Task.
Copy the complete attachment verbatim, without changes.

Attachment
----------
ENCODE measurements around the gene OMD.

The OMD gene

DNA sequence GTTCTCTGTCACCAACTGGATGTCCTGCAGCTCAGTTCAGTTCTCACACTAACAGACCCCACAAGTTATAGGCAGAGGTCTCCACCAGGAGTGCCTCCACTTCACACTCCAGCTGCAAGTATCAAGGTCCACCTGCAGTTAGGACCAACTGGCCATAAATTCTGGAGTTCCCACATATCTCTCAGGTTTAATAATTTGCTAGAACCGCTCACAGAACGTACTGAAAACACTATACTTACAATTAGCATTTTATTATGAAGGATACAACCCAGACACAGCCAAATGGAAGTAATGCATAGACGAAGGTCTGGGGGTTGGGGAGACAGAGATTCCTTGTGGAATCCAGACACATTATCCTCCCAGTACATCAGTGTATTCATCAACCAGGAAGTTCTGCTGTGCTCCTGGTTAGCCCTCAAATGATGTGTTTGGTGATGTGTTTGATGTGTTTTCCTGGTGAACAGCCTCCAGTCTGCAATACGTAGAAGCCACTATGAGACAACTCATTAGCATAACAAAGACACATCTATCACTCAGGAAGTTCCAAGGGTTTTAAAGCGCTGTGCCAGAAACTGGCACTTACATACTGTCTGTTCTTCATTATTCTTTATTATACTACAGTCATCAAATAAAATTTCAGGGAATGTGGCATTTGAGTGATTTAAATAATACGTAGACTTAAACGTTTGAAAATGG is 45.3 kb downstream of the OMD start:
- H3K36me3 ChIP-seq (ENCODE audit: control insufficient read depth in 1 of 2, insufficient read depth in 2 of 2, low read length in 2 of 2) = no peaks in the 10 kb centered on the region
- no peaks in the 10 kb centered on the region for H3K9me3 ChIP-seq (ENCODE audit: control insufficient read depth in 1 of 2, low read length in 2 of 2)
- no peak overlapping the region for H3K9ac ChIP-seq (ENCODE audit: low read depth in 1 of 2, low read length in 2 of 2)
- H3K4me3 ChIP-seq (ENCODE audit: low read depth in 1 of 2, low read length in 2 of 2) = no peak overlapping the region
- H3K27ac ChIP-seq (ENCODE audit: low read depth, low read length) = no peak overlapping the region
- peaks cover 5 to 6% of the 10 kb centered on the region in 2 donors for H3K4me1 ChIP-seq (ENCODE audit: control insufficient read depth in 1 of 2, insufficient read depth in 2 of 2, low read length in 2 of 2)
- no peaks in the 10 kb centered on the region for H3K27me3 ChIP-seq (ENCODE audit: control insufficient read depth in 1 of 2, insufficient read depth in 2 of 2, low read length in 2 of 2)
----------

ENCODE measurements around the gene OMD.

The OMD gene

DNA sequence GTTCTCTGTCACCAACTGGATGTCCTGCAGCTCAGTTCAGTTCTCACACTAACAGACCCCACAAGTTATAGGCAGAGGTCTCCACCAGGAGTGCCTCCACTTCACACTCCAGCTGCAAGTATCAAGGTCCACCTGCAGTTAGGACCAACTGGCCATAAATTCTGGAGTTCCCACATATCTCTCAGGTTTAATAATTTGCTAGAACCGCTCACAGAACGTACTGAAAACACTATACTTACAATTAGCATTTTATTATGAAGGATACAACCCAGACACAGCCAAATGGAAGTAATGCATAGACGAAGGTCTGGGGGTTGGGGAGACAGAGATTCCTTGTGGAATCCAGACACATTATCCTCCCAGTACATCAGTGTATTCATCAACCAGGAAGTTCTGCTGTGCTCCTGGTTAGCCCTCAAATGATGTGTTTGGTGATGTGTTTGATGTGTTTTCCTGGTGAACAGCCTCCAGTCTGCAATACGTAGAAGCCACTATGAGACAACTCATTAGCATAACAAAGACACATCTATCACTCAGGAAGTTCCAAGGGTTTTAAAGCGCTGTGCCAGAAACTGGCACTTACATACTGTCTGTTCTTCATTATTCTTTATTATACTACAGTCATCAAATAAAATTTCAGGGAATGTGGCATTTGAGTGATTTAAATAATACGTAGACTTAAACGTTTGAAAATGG is 45.3 kb downstream of the OMD start:
- H3K36me3 ChIP-seq (ENCODE audit: control insufficient read depth in 1 of 2, insufficient read depth in 2 of 2, low read length in 2 of 2) = no peaks in the 10 kb centered on the region
- no peaks in the 10 kb centered on the region for H3K9me3 ChIP-seq (ENCODE audit: control insufficient read depth in 1 of 2, low read length in 2 of 2)
- no peak overlapping the region for H3K9ac ChIP-seq (ENCODE audit: low read depth in 1 of 2, low read length in 2 of 2)
- H3K4me3 ChIP-seq (ENCODE audit: low read depth in 1 of 2, low read length in 2 of 2) = no peak overlapping the region
- H3K27ac ChIP-seq (ENCODE audit: low read depth, low read length) = no peak overlapping the region
- peaks cover 5 to 6% of the 10 kb centered on the region in 2 donors for H3K4me1 ChIP-seq (ENCODE audit: control insufficient read depth in 1 of 2, insufficient read depth in 2 of 2, low read length in 2 of 2)
- no peaks in the 10 kb centered on the region for H3K27me3 ChIP-seq (ENCODE audit: control insufficient read depth in 1 of 2, insufficient read depth in 2 of 2, low read length in 2 of 2)